This selection of stories from the early twentieth-century literary journal Transition looks to modern eyes like a 60s production rather than the 1920s artefact it is. This is partly thanks to the mechanical design printed on the boards, created by typographer Albert Schiller who combined pre-cast metal type elements to make his image.

Transition Stories : twenty-three stories from “transition” selected and edited by Eugene Jolas and Robert Sage. Walter V. McKee : New York. 1929.

Extracts from the Preface and James Joyce’s ‘A Muster from Work in Process’, title page and front board design from Transition Stories : twenty-three stories from ‘transition’ selected and edited by Eugene Jolas and Robert Sage. Walter V. McKee : New York. 1929. Click on the image to read the texts on a larger version.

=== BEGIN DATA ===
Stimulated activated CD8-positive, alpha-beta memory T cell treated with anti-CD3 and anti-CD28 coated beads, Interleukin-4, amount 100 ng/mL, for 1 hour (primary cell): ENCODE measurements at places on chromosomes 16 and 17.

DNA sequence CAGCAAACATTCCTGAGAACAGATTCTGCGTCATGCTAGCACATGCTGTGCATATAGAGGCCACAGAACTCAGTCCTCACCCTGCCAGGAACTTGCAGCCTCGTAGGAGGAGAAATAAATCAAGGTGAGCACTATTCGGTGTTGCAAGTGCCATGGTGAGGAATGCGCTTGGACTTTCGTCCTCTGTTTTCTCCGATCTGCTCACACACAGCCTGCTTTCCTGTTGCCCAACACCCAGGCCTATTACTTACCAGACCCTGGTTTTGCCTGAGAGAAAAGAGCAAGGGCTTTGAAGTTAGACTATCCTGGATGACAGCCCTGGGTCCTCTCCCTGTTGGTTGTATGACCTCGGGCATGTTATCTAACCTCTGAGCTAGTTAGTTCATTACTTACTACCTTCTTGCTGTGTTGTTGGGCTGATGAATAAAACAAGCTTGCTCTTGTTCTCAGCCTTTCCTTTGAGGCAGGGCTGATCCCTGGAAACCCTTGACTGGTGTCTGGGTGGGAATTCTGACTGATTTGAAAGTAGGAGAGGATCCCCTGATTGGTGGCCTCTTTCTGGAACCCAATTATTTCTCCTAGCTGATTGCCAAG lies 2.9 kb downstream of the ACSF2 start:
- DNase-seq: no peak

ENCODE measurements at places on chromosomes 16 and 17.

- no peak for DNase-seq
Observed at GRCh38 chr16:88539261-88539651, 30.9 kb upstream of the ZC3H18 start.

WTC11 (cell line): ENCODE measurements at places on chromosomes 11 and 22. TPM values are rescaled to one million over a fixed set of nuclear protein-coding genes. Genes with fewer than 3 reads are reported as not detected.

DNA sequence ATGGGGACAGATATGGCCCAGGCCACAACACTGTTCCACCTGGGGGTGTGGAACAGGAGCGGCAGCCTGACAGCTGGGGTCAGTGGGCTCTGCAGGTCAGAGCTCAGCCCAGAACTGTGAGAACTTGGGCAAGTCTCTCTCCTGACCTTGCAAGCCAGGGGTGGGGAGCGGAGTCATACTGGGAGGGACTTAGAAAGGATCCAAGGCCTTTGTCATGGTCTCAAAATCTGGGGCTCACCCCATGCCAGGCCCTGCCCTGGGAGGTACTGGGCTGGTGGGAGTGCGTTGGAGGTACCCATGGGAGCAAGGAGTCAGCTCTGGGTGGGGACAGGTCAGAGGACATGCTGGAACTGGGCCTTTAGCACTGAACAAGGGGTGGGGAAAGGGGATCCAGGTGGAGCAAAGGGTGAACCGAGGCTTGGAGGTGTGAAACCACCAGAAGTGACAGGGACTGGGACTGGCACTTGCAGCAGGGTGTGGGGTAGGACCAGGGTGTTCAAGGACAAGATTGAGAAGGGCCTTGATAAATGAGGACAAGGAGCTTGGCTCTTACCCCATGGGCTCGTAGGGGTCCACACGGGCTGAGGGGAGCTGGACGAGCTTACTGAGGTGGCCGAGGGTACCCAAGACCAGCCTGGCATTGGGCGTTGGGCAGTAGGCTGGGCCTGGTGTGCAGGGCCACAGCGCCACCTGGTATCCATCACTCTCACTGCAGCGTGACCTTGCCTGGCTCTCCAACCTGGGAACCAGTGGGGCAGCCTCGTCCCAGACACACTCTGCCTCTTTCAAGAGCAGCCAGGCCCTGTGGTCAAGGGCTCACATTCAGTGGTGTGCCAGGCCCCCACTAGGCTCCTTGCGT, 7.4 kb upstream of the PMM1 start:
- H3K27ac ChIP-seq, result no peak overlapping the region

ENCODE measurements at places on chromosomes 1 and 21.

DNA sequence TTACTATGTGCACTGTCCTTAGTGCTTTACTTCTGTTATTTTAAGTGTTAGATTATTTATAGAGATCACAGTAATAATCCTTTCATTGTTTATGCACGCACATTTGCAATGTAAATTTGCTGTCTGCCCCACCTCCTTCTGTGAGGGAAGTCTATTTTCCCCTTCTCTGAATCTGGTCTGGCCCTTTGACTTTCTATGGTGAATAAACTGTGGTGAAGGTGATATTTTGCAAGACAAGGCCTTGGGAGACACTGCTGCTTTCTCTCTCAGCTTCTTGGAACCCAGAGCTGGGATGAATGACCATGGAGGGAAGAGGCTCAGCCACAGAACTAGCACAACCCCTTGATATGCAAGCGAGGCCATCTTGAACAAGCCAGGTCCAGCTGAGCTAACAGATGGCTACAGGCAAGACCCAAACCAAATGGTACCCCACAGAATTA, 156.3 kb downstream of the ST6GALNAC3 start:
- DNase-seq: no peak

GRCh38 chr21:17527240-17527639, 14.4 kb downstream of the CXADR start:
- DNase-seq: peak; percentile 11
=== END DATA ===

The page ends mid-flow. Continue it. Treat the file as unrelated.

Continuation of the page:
Transition’s editors published poetry, prose and artwork by contemporary avant-garde movements such as surrealists, Dadaists and modernists. The preface to Transition Stories explains their mission to reject bourgeois forms of literature including purely descriptive writing and challenge the domination of pure reason.

Among the writers published in Transition Stories are Gertrude Stein and Franz Kafka. Perhaps the most famous work to appear in the magazine was Finnegans Wake by James Joyce, which appeared in segments under the title ‘Work in Progress’.

Toborrow and toburrow and tobarrow! That’s our crass, hairy and evergrim life! We may come, touch and go, from atoms and ifs but we’re presurely destined to be odd’s without ends. – James Joyce (‘A Muster from Work in Progress’ in Transition Stories: twenty-three stories from ‘transition’, 1929)

Brave New World

But I don’t want comfort. I want God, I want poetry, I want real danger, I want freedom, I want goodness. I want sin. – the Savage (Brave New World, Aldous Huxley, 1932)